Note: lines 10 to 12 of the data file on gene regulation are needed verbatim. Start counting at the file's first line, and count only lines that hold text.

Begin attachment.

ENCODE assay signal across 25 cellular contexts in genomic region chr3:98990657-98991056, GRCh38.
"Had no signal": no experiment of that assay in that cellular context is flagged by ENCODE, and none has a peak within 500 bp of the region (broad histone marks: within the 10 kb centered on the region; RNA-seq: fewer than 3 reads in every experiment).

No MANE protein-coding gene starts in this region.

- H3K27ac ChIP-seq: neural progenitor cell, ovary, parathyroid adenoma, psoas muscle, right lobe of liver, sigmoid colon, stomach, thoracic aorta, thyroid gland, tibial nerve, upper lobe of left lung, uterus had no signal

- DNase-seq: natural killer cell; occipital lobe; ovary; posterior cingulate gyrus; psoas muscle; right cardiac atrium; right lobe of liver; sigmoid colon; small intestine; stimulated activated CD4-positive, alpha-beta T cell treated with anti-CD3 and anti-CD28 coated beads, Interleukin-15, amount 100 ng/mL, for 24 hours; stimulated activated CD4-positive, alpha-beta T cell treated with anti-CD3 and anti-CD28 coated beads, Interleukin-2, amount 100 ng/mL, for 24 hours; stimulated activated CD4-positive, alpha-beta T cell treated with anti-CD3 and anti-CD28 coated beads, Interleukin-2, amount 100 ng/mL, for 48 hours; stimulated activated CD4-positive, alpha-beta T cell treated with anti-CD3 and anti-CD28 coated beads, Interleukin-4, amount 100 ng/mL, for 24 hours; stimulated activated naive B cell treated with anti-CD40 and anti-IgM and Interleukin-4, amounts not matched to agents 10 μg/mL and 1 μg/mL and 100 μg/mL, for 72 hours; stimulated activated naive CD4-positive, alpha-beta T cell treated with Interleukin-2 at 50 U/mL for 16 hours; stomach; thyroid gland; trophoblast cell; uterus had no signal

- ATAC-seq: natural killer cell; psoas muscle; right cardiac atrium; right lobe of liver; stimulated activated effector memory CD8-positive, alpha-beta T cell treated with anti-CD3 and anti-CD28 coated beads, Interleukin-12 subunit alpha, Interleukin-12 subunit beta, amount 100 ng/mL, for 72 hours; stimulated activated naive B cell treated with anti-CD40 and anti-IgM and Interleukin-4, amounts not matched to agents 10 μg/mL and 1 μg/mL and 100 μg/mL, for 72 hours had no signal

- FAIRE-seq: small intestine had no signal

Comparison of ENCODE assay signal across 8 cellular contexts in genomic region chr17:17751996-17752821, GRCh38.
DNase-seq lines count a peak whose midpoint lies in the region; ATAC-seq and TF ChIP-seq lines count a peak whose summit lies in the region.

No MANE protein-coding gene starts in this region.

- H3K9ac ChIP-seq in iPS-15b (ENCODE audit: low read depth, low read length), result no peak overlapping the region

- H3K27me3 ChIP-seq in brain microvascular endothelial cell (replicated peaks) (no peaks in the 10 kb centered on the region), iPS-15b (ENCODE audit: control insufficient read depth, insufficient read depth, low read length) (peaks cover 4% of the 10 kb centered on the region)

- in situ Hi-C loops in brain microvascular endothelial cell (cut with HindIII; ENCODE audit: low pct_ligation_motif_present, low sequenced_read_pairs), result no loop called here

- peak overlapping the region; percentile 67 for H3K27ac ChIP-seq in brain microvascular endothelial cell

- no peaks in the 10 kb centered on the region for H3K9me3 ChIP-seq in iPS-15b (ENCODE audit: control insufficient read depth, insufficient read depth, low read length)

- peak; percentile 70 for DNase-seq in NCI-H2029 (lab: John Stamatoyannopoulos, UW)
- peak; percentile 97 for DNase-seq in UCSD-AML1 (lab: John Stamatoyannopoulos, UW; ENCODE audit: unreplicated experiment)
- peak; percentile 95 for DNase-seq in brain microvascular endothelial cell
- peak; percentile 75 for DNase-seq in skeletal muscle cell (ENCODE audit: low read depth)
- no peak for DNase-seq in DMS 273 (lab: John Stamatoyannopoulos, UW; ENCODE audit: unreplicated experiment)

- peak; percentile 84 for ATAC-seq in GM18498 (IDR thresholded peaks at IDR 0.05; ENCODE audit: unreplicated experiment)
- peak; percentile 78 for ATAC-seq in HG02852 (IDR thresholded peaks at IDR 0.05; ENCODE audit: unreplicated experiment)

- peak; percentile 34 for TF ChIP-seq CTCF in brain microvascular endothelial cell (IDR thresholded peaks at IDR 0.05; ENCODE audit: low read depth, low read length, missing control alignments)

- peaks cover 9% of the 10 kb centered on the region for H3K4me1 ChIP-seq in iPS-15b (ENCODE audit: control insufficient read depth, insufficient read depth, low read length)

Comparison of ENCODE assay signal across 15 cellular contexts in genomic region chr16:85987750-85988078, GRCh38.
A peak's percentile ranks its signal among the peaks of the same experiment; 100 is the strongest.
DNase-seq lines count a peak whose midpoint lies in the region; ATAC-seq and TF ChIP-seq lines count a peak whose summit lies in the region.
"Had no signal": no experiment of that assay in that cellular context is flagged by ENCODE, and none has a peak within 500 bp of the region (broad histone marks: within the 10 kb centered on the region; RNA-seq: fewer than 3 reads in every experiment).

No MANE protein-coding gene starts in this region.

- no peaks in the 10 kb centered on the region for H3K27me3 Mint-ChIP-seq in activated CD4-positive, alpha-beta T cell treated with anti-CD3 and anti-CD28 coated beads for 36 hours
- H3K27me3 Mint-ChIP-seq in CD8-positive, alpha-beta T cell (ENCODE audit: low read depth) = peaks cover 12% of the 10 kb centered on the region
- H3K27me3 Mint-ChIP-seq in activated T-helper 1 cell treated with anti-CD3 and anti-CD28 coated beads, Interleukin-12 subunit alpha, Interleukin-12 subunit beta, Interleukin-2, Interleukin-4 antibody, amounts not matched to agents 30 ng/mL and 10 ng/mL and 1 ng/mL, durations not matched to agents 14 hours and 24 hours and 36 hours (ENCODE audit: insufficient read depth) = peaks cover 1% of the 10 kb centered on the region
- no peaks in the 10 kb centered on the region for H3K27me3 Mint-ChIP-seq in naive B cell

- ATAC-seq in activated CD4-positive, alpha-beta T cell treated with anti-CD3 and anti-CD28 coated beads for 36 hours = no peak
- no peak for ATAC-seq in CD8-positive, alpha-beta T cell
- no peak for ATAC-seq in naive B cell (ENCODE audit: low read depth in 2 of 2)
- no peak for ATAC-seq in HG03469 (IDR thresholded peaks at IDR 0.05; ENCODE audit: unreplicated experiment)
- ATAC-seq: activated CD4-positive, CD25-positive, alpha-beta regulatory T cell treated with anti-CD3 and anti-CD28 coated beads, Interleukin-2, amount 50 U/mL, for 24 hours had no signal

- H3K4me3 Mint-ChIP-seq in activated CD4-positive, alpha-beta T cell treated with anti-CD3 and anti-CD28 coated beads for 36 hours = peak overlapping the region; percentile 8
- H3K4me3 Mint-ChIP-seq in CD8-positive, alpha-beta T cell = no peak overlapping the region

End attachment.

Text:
No MANE protein-coding gene starts in this region.

- H3K9ac ChIP-seq in iPS-15b (ENCODE audit: low read depth, low read length), result no peak overlapping the region

- H3K27me3 ChIP-seq in brain microvascular endothelial cell (replicated peaks) (no peaks in the 10 kb centered on the region), iPS-15b (ENCODE audit: control insufficient read depth, insufficient read depth, low read length) (peaks cover 4% of the 10 kb centered on the region)